COVETOUSNESS: Lesson 3–Laban

COVETOUSNESS: Lesson 3– Laban

Laban, “son of Bethuel the Syrian of Padan-aram” and “brother of Rebekah” lived in the city of Nahor (Gen. 25:20). Appearing first when Abraham’s servant come to look for a wife for Isaac, he heard of the servant’s presence, saw the golden jewelry given to Rebekah, and eagerly invited Abraham’s servant into their home (Gen. 24:29-60). Laban’s eagerness to be hospitable (Gen. 24:31), coming immediately after he took inventory of the gifts given to his sister (Gen. 24:30), is commonly regarded as proof of the same covetousness that is his most obvious character trait throughout the remainder of his life.  Making himself equal to their father, Laban played an important role in the marriage arrangements of Isaac and Rebekah. The stubbornness and greed displayed during this occasion also appear to characterize Laban’s later dealings with Rebekah’s son, Jacob.

Approximately ninety years later, Jacob left home to escape death at the hand of his brother Esau (Gen. 27:43; 28:2). At the well of Haran he met Rachel, Laban’s daughter. Promising her to him in return for seven years of labor, he dealt with Jacob with deception and greed. He cunningly devised a plan to give his eldest daughter Leah to Jacob first and then forced him to work seven more years for Rachel. Seeing that the Lord abundantly blessed Jacob’s work, Laban persuaded him to stay longer than the original fourteen years agreed upon, but the wages he promised were changed ten times within the next six years (Gen. 29-30).

Because relationships between Laban and Jacob became tense (Gen. 31:2), Jacob quietly left with his wives, children, and possessions for which he had labored so long.  Hearing the news three days later, Laban pursued Jacob to get back what he considered to be his own (Gen. 31:30; 36, 43). Eventually, after being warned of God not to say anything good or bad to Jacob (Gen 31:24), Laban and Jacob parted on peaceful terms.  Together they heaped stones for an altar to serve as a mutual testimony that they would have no further dealings with one another. They called upon God as their witness that they would never pass beyond the stones to do harm to one another (Gen. 31:43-55).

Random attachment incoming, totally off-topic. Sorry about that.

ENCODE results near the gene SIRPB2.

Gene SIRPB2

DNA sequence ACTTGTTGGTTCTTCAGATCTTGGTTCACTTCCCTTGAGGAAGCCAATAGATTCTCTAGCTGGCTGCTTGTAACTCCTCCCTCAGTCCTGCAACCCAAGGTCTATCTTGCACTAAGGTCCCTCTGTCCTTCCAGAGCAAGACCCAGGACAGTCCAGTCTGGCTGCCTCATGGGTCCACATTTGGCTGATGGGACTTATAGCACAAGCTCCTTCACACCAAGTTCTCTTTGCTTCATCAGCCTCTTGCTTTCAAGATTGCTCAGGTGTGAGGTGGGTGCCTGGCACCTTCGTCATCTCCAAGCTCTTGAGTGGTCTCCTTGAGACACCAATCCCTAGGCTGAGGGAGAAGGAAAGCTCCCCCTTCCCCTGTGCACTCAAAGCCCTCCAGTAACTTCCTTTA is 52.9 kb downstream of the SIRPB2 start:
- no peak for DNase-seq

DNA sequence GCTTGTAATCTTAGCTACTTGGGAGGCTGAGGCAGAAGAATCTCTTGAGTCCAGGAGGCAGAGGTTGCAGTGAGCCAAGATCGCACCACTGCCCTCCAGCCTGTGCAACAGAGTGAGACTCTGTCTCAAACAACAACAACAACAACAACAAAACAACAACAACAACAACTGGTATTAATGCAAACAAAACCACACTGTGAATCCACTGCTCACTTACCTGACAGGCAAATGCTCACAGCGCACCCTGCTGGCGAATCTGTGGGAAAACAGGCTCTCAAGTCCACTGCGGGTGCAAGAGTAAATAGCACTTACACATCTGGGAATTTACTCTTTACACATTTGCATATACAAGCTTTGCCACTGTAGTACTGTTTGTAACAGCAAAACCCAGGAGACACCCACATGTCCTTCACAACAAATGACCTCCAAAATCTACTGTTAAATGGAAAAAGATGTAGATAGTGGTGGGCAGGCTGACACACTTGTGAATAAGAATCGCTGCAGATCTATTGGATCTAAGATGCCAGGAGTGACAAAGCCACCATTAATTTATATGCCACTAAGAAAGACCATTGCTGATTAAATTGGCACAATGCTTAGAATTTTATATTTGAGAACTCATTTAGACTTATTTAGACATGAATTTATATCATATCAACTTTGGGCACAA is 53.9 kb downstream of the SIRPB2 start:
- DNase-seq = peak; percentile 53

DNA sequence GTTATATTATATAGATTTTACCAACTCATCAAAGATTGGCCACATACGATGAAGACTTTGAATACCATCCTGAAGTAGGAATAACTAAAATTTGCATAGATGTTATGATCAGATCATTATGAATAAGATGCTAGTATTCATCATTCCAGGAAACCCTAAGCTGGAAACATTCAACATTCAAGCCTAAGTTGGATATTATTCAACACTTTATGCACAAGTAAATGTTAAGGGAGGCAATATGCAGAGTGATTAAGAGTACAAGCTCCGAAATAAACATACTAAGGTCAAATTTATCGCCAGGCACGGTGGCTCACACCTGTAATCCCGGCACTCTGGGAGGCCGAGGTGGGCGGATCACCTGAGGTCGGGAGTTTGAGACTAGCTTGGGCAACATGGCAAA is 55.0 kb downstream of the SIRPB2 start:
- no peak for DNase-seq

QUESTIONS:  If a specific scripture reference is not provided for each question, give one that shows the best possible response.  Feel free to add more than one to prove the right answer.

1. How did Laban hear that the servant of Abraham had come searching for a wife for Isaac?

2. What was Laban’s reaction to the news?

3. How old was Isaac when he took Rebekah for his wife?

4. How many years was Rebekah barren?

5. How old was Jacob when he came to Laban’s house to find a wife?

6. What gives us the distinct impression that Laban was covetous from the beginning (Gen. 24:30-31)?

7. What verse in chapter 24 tells us that Laban had faith the Lord had sent Abraham’s servant to take his sister Rebekah for Isaac’s wife?

8. Another statement in Genesis 30:27 also shows that Laban had faith in the Lord’s work.  How did that “faith” affect his dealings with Jacob?

9. As Laban’s greed grew, how did it affect his relationship with Jacob and his daughters?

10. What reasons did Laban’s own daughters give for wanting to leave their father (Gen. 31:13-16)?

11. Why did Jacob feel the need to leave quietly without telling Laban he was going to his home?  Was he justified?

12. How did Rachel show that evil communication corrupted good morals (1 Cor 15:33; Gen. 31:19)?

13. Give two reasons why Laban chased after Jacob three days later (Gen. 31:33-34; 31:43).

14. What did God tell Laban in a dream before he went to accuse Jacob (Gen. 31:24-25)?  What would Laban’s covetousness have caused him to do to Jacob and thus even to his own daughters?

15. Through the knowledge of God we are given exceeding great and precious promises: that by these [promises] we “might be partakers of the divine nature, having escaped the corruption that is in the world through lust” (2 Pet. 1:3-4).  What is one of the major things we must escape before we can partake of the divine nature of God and inherit the promises?